Just so you know, I had always planned to make this the final edition of the Odd Dominion column. When I first started scribbling this occasionally amusing trifle way back at the dawn of 2007, I assumed that I’d keep writing it until I ran out of jokes, or material, or both. Now, I’ll be the first to admit that, at times, the jokes have been pretty thin, but, as it turns out, the world of Virginia politics is a never-ending cornucopia of ridiculous shenanigans. And so, if I so desired, I could continue to crank out these little pearls of political punditry ad infinitum (and, I’m sure some readers would grumble, ad nauseum). But after nearly a decade of bi-weekly columns, I realized a few months ago that I was running out of steam, and that finding funny and/or insightful things to say about the current state of Virginia politics was getting harder and harder.
And then, of course, there was the Trump problem. Even before the unimaginable, horrific electoral triumph of that carrot-colored cretin, the task of writing about him—and what his success says about the state of American racial and gender politics—was almost too depressing to bear. See, when I started this column all those years ago, its main purpose was to make fun of pols who were as ridiculous as Trump, but nowhere near as duplicitous and dangerous. In fact, the impetus for the entire column was an event—now lost to the sands of political time—involving then-U.S. Representative Virgil Goode, who had written a constituent letter decrying the use of a Quran by newly elected Muslim congressman Keith Ellison during his swearing-in ceremony. “If American citizens don’t wake up and adopt the Virgil Goode position on immigration,” he warned, hilariously employing the third person, “there will likely be many more Muslims elected to office.”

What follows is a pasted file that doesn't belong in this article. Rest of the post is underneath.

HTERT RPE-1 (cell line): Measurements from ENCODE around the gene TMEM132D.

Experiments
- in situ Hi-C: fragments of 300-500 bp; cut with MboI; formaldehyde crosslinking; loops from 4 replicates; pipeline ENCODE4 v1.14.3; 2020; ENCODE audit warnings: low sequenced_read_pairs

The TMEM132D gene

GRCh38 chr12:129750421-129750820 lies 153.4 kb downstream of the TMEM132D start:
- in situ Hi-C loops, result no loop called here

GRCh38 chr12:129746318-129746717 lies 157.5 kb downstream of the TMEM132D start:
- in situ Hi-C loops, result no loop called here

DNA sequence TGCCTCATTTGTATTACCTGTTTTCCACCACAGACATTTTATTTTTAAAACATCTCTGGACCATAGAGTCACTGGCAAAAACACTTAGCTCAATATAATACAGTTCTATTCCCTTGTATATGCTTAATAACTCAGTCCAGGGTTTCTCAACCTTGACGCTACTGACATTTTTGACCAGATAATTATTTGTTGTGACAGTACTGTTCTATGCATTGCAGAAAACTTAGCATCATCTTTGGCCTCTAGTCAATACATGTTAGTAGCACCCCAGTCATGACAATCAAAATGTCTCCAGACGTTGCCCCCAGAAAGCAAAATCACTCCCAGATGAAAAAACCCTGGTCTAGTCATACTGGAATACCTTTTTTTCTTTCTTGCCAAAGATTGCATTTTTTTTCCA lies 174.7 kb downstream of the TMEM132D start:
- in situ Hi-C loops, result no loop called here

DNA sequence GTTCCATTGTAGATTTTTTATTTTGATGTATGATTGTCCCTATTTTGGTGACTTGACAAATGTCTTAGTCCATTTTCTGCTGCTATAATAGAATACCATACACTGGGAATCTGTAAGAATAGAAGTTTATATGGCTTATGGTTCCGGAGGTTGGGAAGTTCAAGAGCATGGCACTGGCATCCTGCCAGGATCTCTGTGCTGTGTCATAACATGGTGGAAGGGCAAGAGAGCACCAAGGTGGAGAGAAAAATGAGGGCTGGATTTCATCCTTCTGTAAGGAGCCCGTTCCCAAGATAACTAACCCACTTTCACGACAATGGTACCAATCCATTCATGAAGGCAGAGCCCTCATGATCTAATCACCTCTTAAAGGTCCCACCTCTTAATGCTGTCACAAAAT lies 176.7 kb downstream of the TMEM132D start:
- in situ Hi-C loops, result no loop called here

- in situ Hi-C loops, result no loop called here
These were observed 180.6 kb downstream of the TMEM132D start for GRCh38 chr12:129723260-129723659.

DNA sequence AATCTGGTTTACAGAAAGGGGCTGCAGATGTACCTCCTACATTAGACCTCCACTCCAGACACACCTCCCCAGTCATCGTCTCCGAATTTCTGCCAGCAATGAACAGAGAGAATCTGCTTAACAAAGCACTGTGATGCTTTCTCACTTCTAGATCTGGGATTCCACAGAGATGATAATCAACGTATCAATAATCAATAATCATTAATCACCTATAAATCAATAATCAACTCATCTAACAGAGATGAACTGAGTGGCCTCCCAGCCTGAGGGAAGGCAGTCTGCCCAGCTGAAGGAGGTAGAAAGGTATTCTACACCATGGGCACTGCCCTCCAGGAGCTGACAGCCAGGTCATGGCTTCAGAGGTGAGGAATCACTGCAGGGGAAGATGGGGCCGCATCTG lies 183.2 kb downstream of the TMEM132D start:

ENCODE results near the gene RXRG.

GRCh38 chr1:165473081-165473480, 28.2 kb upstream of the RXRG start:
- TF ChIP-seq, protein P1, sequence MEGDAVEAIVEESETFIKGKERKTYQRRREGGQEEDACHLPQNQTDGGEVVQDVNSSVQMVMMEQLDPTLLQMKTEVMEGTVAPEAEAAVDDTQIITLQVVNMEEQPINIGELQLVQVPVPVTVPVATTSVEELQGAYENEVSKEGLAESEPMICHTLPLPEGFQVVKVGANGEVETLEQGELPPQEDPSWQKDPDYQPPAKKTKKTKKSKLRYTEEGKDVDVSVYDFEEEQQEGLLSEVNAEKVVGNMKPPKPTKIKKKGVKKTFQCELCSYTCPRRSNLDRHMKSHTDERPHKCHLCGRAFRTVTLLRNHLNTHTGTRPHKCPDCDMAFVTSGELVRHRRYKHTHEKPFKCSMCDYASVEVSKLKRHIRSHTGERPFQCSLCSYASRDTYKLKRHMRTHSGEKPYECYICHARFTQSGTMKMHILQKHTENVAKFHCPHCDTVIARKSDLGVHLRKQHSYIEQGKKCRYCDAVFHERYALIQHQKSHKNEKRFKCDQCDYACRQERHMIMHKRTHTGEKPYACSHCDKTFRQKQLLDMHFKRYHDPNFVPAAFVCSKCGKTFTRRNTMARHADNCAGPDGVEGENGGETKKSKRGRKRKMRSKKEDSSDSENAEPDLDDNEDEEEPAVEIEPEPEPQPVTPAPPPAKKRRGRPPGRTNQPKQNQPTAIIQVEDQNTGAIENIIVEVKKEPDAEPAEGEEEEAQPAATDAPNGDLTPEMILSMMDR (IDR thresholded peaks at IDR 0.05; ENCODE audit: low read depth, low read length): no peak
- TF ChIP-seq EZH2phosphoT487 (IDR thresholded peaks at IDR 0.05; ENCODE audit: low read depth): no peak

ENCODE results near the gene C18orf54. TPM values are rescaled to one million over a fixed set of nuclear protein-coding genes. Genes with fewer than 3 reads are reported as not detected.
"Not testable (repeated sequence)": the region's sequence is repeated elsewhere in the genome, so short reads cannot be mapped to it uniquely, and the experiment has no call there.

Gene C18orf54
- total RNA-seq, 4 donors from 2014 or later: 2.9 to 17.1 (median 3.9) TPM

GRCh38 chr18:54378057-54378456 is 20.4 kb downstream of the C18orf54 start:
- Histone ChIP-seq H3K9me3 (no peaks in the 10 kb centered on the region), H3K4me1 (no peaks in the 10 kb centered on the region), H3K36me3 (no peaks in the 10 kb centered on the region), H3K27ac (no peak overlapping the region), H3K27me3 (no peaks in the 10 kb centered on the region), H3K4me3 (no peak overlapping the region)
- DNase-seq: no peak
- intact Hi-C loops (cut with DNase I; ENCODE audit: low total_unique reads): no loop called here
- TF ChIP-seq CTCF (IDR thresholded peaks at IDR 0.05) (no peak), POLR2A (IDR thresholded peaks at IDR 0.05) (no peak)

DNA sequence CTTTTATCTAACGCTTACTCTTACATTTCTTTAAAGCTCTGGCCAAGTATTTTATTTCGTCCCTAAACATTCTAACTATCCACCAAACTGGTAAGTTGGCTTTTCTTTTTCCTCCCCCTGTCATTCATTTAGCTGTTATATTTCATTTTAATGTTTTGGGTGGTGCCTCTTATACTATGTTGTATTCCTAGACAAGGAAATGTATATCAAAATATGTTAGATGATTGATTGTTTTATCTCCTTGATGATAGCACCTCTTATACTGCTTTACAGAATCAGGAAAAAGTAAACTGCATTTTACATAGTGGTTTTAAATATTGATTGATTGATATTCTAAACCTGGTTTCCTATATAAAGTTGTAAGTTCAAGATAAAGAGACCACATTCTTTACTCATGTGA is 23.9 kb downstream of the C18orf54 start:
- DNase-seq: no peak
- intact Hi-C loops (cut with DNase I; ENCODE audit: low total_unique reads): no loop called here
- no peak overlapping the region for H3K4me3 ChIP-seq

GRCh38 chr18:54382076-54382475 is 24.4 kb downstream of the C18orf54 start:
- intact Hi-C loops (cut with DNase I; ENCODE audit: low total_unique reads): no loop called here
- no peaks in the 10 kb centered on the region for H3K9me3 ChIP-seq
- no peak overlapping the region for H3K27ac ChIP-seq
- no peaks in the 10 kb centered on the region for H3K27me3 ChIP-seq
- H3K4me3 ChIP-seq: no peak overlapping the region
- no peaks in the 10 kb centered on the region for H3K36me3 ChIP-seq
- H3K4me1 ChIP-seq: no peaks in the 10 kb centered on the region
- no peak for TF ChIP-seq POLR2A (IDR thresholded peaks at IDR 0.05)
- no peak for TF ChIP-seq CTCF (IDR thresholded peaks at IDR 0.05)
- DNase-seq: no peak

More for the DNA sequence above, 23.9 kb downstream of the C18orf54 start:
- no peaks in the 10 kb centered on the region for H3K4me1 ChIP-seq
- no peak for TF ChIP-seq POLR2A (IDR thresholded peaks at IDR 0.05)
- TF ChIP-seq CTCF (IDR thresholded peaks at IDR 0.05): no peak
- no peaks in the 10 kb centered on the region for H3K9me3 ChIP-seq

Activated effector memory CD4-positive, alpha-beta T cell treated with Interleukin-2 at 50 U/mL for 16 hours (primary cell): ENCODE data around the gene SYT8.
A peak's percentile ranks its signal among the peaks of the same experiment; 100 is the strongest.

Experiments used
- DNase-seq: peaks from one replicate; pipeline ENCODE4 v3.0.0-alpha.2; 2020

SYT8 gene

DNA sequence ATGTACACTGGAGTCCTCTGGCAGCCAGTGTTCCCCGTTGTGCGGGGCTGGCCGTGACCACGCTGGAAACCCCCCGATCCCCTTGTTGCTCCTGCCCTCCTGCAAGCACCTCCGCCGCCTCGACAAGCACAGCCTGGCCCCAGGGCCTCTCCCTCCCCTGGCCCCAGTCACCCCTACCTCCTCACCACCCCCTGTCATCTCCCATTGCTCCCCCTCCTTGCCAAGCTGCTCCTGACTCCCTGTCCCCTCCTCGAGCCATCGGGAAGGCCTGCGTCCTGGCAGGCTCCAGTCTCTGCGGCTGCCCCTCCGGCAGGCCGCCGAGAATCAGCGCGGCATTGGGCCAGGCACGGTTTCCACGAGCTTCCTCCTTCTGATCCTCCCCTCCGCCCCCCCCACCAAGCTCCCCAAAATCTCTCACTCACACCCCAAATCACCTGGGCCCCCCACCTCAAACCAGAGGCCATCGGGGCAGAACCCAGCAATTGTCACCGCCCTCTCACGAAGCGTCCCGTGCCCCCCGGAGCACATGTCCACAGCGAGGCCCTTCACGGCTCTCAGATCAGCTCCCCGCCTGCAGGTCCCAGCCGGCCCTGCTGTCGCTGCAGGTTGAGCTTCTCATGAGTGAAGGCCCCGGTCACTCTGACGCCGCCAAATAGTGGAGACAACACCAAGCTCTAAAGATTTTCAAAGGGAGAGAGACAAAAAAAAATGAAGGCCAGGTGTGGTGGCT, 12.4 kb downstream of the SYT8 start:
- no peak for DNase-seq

The letter was obtained and published by C-VILLE’s Erika Howsare, and made some national news, as overt Muslim-bashing by politicians was still considered bad form back then. But here’s the thing: Goode, along with other early Odd Dominion targets such as George “Macaca” Allen and unrelenting ambition machine Eric Cantor, was at best comic relief, and at worst merely symbolic of how darker, nativist strains of political thought get woven into the fabric of our imperfect democracy.
But Trump is different. He is a true monster and a sociopath: an ignorant buffoon who has no driving force save ambition and no moral compass to speak of. I fully realize that his ascendancy to the presidency of the United States was supported by a large minority of American voters, and that many of those voters are hurting economically and feel culturally assailed. I realize this, and I do not care. Every single person who voted for Trump voted to give a racist, sexist, anti-semitic, narcissistic demagogue the keys to the world’s most powerful democracy, and by doing so has debased the very idea of America, and put the future of our great country in peril.
And yes, I got it wrong. I, who always prided myself on my peerless prognosticating ability, was absolutely certain that the country that I love could not possibly put a man as unqualified and destabilizing as Donald J. Trump in the White House. But you know what? I’m not embarrassed or chagrined about getting it wrong. I got it wrong because I believed in the innate goodness of the American people, and trusted in our collective ability to make the right choice, even if we were angry and in pain and felt like lashing out.
This time, however, we couldn’t manage to do that. Next time, I pray that we will. I won’t be around to write about it, but I pray that we will.
Odd Dominion was an unabashedly liberal, twice-monthly op-ed column covering Virginia politics. It was encouraged, crafted and whipped into shape by a truly talented group of journalists and editors, chief among them Cathy Harding, Graelyn Brashear, Lisa Provence and Jessica Luck. Thank you for reading.